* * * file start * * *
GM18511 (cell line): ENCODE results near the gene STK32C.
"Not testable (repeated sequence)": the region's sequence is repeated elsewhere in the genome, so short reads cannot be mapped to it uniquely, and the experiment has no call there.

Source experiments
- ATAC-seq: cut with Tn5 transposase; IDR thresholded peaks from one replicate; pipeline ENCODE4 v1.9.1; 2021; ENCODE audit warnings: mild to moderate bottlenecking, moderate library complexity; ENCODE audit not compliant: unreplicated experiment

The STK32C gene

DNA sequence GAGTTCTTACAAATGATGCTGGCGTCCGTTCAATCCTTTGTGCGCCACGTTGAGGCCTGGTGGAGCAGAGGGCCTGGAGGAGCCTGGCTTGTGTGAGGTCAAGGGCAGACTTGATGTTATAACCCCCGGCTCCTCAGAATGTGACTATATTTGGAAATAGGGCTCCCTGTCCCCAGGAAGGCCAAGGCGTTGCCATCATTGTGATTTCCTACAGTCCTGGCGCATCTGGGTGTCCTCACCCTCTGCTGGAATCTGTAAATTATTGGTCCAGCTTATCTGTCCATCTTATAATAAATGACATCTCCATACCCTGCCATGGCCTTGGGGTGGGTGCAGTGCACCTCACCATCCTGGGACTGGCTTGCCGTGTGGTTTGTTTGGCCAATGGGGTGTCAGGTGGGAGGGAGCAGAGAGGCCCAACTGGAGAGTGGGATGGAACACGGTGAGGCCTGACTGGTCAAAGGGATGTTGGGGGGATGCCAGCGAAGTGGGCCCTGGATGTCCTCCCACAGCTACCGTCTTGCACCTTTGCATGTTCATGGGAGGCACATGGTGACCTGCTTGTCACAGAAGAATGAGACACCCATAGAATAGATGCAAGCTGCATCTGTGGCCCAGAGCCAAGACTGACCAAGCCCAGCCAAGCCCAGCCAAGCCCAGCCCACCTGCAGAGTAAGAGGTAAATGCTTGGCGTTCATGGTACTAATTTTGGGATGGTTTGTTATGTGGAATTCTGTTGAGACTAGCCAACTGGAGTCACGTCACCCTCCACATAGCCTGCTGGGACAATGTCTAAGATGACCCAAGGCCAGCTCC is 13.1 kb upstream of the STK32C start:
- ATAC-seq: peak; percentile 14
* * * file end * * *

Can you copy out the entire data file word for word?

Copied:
GM18511 (cell line): ENCODE results near the gene STK32C.
"Not testable (repeated sequence)": the region's sequence is repeated elsewhere in the genome, so short reads cannot be mapped to it uniquely, and the experiment has no call there.

Source experiments
- ATAC-seq: cut with Tn5 transposase; IDR thresholded peaks from one replicate; pipeline ENCODE4 v1.9.1; 2021; ENCODE audit warnings: mild to moderate bottlenecking, moderate library complexity; ENCODE audit not compliant: unreplicated experiment

The STK32C gene

DNA sequence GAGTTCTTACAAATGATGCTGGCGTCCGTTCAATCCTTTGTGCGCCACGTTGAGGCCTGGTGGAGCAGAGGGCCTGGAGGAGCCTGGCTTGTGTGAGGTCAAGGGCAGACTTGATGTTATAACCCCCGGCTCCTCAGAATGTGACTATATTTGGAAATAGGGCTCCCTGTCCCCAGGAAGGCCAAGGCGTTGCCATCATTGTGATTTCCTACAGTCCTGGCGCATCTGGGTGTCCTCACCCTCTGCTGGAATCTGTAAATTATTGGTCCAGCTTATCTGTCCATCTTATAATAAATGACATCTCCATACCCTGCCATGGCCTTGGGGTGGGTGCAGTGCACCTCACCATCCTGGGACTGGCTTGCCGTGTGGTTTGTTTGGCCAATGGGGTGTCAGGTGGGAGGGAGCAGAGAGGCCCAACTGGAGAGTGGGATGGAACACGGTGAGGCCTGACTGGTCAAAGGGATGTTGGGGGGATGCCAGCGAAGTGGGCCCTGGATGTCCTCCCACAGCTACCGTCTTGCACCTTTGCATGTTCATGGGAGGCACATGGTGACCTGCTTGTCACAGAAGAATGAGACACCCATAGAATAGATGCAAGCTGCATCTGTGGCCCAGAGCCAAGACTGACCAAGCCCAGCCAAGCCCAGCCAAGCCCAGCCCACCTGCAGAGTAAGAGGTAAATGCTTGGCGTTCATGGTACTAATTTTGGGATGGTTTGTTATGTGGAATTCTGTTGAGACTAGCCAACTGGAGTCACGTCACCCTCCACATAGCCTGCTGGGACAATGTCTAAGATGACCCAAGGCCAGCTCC is 13.1 kb upstream of the STK32C start:
- ATAC-seq: peak; percentile 14